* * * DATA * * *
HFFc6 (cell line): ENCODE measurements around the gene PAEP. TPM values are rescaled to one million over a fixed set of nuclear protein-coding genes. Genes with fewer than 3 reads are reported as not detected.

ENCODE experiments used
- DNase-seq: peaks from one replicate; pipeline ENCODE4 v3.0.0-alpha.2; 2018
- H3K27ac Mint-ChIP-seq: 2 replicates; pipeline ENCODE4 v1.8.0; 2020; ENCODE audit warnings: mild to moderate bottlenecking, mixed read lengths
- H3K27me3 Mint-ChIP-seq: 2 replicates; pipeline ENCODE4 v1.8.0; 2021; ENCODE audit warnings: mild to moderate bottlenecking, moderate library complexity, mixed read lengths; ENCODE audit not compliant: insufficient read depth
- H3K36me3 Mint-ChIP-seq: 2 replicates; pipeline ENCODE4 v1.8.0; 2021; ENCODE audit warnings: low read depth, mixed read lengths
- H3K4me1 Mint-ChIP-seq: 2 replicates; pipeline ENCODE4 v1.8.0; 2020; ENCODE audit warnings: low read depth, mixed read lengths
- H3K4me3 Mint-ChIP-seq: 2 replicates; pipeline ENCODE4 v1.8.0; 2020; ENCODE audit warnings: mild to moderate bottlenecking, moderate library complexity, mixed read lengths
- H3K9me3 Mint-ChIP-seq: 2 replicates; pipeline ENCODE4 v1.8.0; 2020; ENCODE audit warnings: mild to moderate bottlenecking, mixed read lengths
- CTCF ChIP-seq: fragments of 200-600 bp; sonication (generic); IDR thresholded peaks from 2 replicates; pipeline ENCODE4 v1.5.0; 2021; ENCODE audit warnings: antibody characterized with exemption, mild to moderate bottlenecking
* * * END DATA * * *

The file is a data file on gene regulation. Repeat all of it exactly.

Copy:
HFFc6 (cell line): ENCODE measurements around the gene PAEP. TPM values are rescaled to one million over a fixed set of nuclear protein-coding genes. Genes with fewer than 3 reads are reported as not detected.

ENCODE experiments used
- DNase-seq: peaks from one replicate; pipeline ENCODE4 v3.0.0-alpha.2; 2018
- H3K27ac Mint-ChIP-seq: 2 replicates; pipeline ENCODE4 v1.8.0; 2020; ENCODE audit warnings: mild to moderate bottlenecking, mixed read lengths
- H3K27me3 Mint-ChIP-seq: 2 replicates; pipeline ENCODE4 v1.8.0; 2021; ENCODE audit warnings: mild to moderate bottlenecking, moderate library complexity, mixed read lengths; ENCODE audit not compliant: insufficient read depth
- H3K36me3 Mint-ChIP-seq: 2 replicates; pipeline ENCODE4 v1.8.0; 2021; ENCODE audit warnings: low read depth, mixed read lengths
- H3K4me1 Mint-ChIP-seq: 2 replicates; pipeline ENCODE4 v1.8.0; 2020; ENCODE audit warnings: low read depth, mixed read lengths
- H3K4me3 Mint-ChIP-seq: 2 replicates; pipeline ENCODE4 v1.8.0; 2020; ENCODE audit warnings: mild to moderate bottlenecking, moderate library complexity, mixed read lengths
- H3K9me3 Mint-ChIP-seq: 2 replicates; pipeline ENCODE4 v1.8.0; 2020; ENCODE audit warnings: mild to moderate bottlenecking, mixed read lengths
- CTCF ChIP-seq: fragments of 200-600 bp; sonication (generic); IDR thresholded peaks from 2 replicates; pipeline ENCODE4 v1.5.0; 2021; ENCODE audit warnings: antibody characterized with exemption, mild to moderate bottlenecking